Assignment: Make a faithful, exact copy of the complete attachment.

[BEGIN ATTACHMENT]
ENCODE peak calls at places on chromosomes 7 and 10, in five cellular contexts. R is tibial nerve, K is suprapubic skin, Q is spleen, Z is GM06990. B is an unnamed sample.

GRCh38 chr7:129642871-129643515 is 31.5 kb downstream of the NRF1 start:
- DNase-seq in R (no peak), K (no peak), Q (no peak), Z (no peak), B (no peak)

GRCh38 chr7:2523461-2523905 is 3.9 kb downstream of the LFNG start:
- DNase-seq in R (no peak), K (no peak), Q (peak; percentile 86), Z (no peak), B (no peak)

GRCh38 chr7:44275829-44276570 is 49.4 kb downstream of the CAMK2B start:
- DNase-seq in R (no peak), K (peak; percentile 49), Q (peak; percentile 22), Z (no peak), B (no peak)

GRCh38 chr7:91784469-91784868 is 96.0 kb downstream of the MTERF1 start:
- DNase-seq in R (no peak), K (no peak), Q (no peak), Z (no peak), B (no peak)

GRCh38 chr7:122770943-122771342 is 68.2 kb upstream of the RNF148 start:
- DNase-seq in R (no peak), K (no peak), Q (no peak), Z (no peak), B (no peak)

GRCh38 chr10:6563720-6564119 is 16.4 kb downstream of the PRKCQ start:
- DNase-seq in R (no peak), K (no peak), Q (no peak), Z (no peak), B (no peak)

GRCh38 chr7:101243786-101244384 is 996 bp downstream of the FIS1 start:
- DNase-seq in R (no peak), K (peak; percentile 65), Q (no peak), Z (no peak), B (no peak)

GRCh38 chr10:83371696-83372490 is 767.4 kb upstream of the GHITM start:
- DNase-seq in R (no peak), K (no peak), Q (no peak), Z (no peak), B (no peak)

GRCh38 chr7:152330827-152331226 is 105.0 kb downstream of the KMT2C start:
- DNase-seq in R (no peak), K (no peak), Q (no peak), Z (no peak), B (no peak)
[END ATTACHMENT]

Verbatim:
ENCODE peak calls at places on chromosomes 7 and 10, in five cellular contexts. R is tibial nerve, K is suprapubic skin, Q is spleen, Z is GM06990. B is an unnamed sample.

GRCh38 chr7:129642871-129643515 is 31.5 kb downstream of the NRF1 start:
- DNase-seq in R (no peak), K (no peak), Q (no peak), Z (no peak), B (no peak)

GRCh38 chr7:2523461-2523905 is 3.9 kb downstream of the LFNG start:
- DNase-seq in R (no peak), K (no peak), Q (peak; percentile 86), Z (no peak), B (no peak)

GRCh38 chr7:44275829-44276570 is 49.4 kb downstream of the CAMK2B start:
- DNase-seq in R (no peak), K (peak; percentile 49), Q (peak; percentile 22), Z (no peak), B (no peak)

GRCh38 chr7:91784469-91784868 is 96.0 kb downstream of the MTERF1 start:
- DNase-seq in R (no peak), K (no peak), Q (no peak), Z (no peak), B (no peak)

GRCh38 chr7:122770943-122771342 is 68.2 kb upstream of the RNF148 start:
- DNase-seq in R (no peak), K (no peak), Q (no peak), Z (no peak), B (no peak)

GRCh38 chr10:6563720-6564119 is 16.4 kb downstream of the PRKCQ start:
- DNase-seq in R (no peak), K (no peak), Q (no peak), Z (no peak), B (no peak)

GRCh38 chr7:101243786-101244384 is 996 bp downstream of the FIS1 start:
- DNase-seq in R (no peak), K (peak; percentile 65), Q (no peak), Z (no peak), B (no peak)

GRCh38 chr10:83371696-83372490 is 767.4 kb upstream of the GHITM start:
- DNase-seq in R (no peak), K (no peak), Q (no peak), Z (no peak), B (no peak)

GRCh38 chr7:152330827-152331226 is 105.0 kb downstream of the KMT2C start:
- DNase-seq in R (no peak), K (no peak), Q (no peak), Z (no peak), B (no peak)